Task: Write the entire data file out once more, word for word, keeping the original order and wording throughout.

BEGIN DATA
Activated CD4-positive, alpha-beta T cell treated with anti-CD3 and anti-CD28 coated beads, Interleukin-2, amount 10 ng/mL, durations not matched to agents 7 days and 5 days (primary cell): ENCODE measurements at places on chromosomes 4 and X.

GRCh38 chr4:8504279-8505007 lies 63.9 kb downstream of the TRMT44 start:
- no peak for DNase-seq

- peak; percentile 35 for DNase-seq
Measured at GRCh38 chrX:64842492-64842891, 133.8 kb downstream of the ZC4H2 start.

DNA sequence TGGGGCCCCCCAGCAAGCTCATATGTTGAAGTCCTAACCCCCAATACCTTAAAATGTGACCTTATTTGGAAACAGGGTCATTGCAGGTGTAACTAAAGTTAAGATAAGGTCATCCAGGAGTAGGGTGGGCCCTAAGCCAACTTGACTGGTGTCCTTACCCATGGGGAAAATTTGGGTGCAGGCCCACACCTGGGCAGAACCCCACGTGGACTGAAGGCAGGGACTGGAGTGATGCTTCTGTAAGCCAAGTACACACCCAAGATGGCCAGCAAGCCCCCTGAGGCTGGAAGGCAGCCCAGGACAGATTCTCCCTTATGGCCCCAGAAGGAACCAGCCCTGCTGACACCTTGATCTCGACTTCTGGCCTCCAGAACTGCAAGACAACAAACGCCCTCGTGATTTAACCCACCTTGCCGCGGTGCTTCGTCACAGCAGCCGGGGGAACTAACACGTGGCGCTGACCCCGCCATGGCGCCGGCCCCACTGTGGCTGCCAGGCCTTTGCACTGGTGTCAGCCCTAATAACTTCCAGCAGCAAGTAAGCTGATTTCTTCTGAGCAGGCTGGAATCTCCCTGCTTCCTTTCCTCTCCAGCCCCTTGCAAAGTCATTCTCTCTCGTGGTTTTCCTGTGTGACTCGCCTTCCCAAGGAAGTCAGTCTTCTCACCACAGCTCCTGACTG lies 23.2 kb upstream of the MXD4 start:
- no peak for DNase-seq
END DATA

Activated CD4-positive, alpha-beta T cell treated with anti-CD3 and anti-CD28 coated beads, Interleukin-2, amount 10 ng/mL, durations not matched to agents 7 days and 5 days (primary cell): ENCODE measurements at places on chromosomes 4 and X.

GRCh38 chr4:8504279-8505007 lies 63.9 kb downstream of the TRMT44 start:
- no peak for DNase-seq

- peak; percentile 35 for DNase-seq
Measured at GRCh38 chrX:64842492-64842891, 133.8 kb downstream of the ZC4H2 start.

DNA sequence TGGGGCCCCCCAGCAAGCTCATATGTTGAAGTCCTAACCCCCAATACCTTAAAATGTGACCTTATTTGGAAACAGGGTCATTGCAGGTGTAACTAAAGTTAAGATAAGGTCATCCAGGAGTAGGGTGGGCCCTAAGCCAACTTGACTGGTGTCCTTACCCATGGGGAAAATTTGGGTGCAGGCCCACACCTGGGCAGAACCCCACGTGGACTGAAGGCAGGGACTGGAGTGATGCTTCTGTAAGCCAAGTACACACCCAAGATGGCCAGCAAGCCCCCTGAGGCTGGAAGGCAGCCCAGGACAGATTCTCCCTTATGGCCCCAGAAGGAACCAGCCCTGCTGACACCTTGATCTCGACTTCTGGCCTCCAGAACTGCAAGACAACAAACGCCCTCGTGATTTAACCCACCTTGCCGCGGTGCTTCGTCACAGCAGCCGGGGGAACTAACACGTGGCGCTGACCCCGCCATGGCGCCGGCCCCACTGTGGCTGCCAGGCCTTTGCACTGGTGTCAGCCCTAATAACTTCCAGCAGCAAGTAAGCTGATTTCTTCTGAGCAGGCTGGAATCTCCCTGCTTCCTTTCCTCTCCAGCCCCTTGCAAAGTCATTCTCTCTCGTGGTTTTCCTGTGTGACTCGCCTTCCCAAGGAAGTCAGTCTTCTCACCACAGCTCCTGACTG lies 23.2 kb upstream of the MXD4 start:
- no peak for DNase-seq